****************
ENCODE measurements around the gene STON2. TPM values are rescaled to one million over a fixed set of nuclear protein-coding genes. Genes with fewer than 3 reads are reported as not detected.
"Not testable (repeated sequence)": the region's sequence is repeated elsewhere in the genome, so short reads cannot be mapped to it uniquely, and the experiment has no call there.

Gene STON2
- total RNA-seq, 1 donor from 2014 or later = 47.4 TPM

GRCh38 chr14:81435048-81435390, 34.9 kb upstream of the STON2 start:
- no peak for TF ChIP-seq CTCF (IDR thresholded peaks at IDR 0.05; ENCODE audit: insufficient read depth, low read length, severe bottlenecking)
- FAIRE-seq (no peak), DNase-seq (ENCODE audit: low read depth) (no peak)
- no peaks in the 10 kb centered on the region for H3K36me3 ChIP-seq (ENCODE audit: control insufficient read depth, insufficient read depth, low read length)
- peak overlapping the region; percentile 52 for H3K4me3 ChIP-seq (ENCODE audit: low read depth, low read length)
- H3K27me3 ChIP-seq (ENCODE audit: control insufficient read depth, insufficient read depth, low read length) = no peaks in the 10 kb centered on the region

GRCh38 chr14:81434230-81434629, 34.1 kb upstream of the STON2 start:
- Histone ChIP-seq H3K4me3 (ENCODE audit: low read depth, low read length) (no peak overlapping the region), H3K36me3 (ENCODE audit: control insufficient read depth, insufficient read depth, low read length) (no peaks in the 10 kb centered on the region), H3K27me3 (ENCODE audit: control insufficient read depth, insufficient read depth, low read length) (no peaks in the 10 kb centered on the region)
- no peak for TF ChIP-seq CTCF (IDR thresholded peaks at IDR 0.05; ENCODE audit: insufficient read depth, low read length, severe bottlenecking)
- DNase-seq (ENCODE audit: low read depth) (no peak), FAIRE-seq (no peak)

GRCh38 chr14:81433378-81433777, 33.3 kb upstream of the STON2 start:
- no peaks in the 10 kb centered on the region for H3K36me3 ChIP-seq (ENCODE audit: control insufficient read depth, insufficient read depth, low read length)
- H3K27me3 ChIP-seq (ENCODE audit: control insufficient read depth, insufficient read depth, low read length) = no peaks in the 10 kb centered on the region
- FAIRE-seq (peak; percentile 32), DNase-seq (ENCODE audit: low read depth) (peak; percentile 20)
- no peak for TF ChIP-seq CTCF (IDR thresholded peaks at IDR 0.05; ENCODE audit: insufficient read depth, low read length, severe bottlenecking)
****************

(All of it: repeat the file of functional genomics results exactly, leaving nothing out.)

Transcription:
ENCODE measurements around the gene STON2. TPM values are rescaled to one million over a fixed set of nuclear protein-coding genes. Genes with fewer than 3 reads are reported as not detected.
"Not testable (repeated sequence)": the region's sequence is repeated elsewhere in the genome, so short reads cannot be mapped to it uniquely, and the experiment has no call there.

Gene STON2
- total RNA-seq, 1 donor from 2014 or later = 47.4 TPM

GRCh38 chr14:81435048-81435390, 34.9 kb upstream of the STON2 start:
- no peak for TF ChIP-seq CTCF (IDR thresholded peaks at IDR 0.05; ENCODE audit: insufficient read depth, low read length, severe bottlenecking)
- FAIRE-seq (no peak), DNase-seq (ENCODE audit: low read depth) (no peak)
- no peaks in the 10 kb centered on the region for H3K36me3 ChIP-seq (ENCODE audit: control insufficient read depth, insufficient read depth, low read length)
- peak overlapping the region; percentile 52 for H3K4me3 ChIP-seq (ENCODE audit: low read depth, low read length)
- H3K27me3 ChIP-seq (ENCODE audit: control insufficient read depth, insufficient read depth, low read length) = no peaks in the 10 kb centered on the region

GRCh38 chr14:81434230-81434629, 34.1 kb upstream of the STON2 start:
- Histone ChIP-seq H3K4me3 (ENCODE audit: low read depth, low read length) (no peak overlapping the region), H3K36me3 (ENCODE audit: control insufficient read depth, insufficient read depth, low read length) (no peaks in the 10 kb centered on the region), H3K27me3 (ENCODE audit: control insufficient read depth, insufficient read depth, low read length) (no peaks in the 10 kb centered on the region)
- no peak for TF ChIP-seq CTCF (IDR thresholded peaks at IDR 0.05; ENCODE audit: insufficient read depth, low read length, severe bottlenecking)
- DNase-seq (ENCODE audit: low read depth) (no peak), FAIRE-seq (no peak)

GRCh38 chr14:81433378-81433777, 33.3 kb upstream of the STON2 start:
- no peaks in the 10 kb centered on the region for H3K36me3 ChIP-seq (ENCODE audit: control insufficient read depth, insufficient read depth, low read length)
- H3K27me3 ChIP-seq (ENCODE audit: control insufficient read depth, insufficient read depth, low read length) = no peaks in the 10 kb centered on the region
- FAIRE-seq (peak; percentile 32), DNase-seq (ENCODE audit: low read depth) (peak; percentile 20)
- no peak for TF ChIP-seq CTCF (IDR thresholded peaks at IDR 0.05; ENCODE audit: insufficient read depth, low read length, severe bottlenecking)